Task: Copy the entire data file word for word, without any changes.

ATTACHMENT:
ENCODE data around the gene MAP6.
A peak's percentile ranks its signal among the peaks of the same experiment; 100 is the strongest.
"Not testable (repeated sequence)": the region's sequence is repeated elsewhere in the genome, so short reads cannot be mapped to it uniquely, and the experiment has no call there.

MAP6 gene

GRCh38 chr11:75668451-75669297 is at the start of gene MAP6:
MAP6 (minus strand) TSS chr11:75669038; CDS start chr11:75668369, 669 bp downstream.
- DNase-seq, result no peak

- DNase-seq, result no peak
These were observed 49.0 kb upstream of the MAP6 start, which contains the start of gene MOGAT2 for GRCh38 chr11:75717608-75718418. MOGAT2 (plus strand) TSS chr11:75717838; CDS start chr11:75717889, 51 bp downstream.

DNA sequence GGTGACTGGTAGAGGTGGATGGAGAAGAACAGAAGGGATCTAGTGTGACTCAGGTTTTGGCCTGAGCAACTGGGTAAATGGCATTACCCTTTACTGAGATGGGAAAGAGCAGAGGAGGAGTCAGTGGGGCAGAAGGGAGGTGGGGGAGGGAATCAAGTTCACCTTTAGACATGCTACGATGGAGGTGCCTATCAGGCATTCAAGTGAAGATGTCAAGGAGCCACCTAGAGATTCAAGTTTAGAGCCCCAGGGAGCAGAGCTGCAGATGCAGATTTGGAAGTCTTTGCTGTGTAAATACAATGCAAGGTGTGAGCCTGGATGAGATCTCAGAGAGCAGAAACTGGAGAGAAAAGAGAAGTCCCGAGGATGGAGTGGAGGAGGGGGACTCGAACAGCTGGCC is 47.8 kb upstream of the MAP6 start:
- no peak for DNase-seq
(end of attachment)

ENCODE data around the gene MAP6.
A peak's percentile ranks its signal among the peaks of the same experiment; 100 is the strongest.
"Not testable (repeated sequence)": the region's sequence is repeated elsewhere in the genome, so short reads cannot be mapped to it uniquely, and the experiment has no call there.

MAP6 gene

GRCh38 chr11:75668451-75669297 is at the start of gene MAP6:
MAP6 (minus strand) TSS chr11:75669038; CDS start chr11:75668369, 669 bp downstream.
- DNase-seq, result no peak

- DNase-seq, result no peak
These were observed 49.0 kb upstream of the MAP6 start, which contains the start of gene MOGAT2 for GRCh38 chr11:75717608-75718418. MOGAT2 (plus strand) TSS chr11:75717838; CDS start chr11:75717889, 51 bp downstream.

DNA sequence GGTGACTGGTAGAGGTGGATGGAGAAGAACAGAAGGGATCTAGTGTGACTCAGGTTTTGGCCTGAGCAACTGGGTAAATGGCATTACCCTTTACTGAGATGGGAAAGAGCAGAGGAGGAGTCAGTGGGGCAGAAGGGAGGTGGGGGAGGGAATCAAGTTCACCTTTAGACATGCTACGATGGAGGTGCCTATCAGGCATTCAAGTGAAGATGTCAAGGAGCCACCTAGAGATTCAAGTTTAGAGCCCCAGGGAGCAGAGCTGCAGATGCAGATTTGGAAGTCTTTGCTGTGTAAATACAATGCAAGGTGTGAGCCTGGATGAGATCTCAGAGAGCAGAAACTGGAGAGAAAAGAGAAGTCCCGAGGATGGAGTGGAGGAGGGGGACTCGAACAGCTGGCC is 47.8 kb upstream of the MAP6 start:
- no peak for DNase-seq